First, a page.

The basic plant communities of Belize are similar in many ways to those found in nearby Central American countries and in some ways to those in the southern Atlantic states of the United States. Most U.S. field guides, however, will be of little use. The most readily available literature applicable to Belize will probably include guides designed for use in Costa Rica, Mexico, or southern Florida.
Plant associations in Belize are usually designated by the term “ridge” which has nothing to do with elevation, but rather with changes in vegetation.
Another term frequently encountered is the Aztec word “milpa” meaning corn. This term, spread by the Spanish, now refers to land which has been cleared and cultivated by hand for two or three years, then allowed to lie fallow for a variable length of time (2 to 20 years) and then reused. This system of “milpa” agriculture has been important in altering the plant cover of the country. Abandoned milpa fields are called “guamil.”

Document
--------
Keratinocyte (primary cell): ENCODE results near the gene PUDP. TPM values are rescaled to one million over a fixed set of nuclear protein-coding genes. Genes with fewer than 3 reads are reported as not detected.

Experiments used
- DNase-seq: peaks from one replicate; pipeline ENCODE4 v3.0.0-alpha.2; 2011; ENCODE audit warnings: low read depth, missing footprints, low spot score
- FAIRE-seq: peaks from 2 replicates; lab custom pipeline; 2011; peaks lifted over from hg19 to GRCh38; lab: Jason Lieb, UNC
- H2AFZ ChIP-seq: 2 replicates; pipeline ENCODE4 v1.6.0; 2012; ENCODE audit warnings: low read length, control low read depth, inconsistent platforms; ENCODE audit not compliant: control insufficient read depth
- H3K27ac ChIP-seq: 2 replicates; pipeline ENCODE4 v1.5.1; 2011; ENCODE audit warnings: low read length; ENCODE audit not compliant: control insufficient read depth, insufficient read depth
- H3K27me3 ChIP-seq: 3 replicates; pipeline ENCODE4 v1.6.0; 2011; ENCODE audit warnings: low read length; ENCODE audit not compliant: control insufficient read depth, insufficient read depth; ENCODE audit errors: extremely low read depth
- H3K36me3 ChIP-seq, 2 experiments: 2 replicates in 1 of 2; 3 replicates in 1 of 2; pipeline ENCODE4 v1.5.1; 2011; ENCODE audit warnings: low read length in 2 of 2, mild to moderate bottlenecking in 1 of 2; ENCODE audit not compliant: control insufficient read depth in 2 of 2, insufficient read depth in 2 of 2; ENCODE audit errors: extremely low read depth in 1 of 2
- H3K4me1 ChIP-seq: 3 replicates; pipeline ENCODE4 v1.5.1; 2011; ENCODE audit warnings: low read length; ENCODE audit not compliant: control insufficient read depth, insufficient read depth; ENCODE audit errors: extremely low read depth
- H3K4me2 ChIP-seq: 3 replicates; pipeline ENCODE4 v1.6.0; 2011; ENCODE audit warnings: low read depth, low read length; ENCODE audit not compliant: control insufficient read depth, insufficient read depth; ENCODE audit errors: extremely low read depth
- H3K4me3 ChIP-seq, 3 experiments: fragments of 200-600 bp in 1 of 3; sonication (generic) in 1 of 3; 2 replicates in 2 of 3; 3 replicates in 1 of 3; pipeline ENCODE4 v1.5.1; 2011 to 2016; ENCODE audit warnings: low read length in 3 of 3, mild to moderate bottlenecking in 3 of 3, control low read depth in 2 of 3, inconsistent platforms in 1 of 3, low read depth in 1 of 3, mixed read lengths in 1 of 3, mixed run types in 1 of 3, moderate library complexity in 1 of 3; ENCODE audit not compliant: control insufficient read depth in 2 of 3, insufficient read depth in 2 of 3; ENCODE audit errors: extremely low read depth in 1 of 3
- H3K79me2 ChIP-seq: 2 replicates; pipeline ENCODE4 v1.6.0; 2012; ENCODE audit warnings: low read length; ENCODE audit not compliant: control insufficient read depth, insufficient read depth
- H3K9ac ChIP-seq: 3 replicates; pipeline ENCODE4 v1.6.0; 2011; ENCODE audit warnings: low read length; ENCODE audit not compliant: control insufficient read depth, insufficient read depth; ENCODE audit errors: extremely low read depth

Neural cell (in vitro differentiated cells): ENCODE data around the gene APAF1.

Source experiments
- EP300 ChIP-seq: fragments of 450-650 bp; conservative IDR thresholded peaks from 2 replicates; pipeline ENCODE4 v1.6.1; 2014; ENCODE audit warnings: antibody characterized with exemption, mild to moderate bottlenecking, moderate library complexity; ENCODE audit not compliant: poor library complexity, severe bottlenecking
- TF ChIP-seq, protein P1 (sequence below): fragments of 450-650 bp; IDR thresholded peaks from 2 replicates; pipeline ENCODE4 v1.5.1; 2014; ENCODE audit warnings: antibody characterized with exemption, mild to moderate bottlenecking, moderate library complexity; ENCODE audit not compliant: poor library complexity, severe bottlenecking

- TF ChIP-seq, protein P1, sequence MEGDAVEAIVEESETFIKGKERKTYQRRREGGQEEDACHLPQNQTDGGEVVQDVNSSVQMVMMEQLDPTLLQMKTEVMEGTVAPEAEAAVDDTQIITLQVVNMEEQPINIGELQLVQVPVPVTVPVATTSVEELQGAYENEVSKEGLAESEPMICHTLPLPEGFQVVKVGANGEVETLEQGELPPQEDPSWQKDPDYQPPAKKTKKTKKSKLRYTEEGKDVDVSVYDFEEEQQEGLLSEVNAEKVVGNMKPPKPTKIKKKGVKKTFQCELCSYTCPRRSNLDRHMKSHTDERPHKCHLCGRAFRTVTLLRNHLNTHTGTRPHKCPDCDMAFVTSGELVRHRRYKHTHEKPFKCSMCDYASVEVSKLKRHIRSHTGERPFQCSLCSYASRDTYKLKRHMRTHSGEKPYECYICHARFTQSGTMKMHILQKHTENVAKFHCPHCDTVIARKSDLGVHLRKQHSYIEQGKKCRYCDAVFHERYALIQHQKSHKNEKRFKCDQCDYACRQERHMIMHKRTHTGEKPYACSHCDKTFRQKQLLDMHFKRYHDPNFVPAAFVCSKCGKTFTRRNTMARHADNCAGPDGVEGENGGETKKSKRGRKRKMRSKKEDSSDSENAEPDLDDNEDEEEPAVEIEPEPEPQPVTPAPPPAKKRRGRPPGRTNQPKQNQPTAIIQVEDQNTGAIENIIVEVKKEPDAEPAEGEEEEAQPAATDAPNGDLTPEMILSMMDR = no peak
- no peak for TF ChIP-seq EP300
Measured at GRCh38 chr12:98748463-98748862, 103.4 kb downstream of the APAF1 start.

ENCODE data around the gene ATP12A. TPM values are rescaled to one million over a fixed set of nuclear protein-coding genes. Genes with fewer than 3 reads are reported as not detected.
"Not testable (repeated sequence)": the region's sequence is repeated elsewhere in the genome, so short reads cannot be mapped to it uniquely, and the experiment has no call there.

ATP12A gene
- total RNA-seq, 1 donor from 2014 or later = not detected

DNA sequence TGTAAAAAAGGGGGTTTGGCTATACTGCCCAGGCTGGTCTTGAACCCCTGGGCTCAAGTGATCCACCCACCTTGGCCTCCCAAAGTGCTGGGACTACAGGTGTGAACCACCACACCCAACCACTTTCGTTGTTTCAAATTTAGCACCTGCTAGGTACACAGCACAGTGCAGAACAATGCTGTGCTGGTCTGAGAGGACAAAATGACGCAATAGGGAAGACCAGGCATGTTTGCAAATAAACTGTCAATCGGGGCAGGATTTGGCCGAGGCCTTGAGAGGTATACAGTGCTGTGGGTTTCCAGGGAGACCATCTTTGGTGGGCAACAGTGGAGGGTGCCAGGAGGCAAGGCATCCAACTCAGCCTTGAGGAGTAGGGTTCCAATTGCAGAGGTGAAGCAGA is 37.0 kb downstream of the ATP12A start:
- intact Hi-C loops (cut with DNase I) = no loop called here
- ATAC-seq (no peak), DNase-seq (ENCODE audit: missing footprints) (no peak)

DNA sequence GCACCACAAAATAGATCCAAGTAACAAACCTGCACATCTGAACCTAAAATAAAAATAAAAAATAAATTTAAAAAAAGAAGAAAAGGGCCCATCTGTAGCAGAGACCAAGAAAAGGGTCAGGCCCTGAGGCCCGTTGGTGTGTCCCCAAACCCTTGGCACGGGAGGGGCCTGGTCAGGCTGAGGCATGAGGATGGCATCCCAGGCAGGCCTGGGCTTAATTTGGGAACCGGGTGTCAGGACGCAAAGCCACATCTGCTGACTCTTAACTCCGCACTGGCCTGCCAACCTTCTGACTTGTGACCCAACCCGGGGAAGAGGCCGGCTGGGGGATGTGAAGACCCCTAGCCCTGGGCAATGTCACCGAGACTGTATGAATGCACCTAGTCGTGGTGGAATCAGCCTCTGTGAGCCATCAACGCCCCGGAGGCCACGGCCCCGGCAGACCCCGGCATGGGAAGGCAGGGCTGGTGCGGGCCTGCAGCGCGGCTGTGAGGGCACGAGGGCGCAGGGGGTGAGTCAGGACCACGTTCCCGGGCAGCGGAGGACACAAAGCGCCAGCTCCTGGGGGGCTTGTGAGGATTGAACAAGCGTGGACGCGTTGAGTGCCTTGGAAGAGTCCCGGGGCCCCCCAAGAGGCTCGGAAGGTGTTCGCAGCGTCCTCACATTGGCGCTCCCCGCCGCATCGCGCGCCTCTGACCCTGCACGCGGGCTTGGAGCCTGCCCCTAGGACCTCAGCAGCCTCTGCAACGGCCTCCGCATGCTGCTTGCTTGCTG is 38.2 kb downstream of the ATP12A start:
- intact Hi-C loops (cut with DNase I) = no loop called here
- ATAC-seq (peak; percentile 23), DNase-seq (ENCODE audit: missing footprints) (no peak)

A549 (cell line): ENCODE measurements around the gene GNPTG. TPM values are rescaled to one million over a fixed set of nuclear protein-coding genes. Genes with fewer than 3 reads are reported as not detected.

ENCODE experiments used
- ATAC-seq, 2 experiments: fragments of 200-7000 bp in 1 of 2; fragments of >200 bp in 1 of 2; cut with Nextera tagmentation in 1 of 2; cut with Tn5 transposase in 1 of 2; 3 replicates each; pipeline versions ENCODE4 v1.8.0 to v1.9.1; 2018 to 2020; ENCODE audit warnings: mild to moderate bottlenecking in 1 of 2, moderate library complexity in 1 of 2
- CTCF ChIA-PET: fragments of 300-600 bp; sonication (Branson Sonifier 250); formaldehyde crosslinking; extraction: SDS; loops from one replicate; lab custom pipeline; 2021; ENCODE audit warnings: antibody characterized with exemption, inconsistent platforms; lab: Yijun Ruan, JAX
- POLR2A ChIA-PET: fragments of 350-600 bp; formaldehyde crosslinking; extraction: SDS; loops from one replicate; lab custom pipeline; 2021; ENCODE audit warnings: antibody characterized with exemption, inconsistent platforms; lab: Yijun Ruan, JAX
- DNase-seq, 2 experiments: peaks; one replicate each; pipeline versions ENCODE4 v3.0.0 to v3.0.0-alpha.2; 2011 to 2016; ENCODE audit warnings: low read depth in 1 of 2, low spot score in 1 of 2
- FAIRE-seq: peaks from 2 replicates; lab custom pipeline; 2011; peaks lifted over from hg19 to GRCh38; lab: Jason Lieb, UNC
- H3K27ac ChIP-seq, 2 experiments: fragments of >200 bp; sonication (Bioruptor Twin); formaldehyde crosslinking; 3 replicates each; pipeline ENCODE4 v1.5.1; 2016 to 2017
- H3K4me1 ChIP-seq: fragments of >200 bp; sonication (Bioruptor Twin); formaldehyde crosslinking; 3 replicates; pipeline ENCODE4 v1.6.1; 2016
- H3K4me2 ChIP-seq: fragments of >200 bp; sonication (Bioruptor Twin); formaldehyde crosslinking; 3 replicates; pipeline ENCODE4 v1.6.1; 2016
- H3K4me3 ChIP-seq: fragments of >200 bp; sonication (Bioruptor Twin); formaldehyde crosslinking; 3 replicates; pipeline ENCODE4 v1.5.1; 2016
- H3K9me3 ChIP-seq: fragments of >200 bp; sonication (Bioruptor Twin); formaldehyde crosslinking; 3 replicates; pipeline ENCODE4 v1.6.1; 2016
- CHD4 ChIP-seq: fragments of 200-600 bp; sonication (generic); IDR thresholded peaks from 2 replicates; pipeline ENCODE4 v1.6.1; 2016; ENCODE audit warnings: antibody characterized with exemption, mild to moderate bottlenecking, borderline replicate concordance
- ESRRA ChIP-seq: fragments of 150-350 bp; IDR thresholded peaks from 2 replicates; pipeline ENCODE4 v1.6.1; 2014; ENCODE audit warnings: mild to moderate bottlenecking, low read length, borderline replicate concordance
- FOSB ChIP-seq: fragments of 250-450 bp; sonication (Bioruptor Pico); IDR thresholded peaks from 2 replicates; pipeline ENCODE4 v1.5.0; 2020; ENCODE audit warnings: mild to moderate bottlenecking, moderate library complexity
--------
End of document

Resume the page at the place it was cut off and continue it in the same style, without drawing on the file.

You will probably recognize many familiar genera in the following habitat descriptions and species lists, however, many of the common names will be in Spanish or some local dialect. Just as occurs in the U.S., common names are frequently regional with a different name in each region, and many times one common name will be applied to several different species or even different genera. Some common names were given by the Spanish who used terms familiar to them from home, yet had no relation whatsoever to the species they encountered in the New World. Their common names were also of a descriptive nature as with the “cohune” palm. Thus there is a valid argument for the inclusion of scientific names in these accounts. Be aware that the common names given will not necessarily be recognized by the locals in all parts of Belize and that since one plant may have many common names (in English and in Maya or Spanish), only one or two have been selected.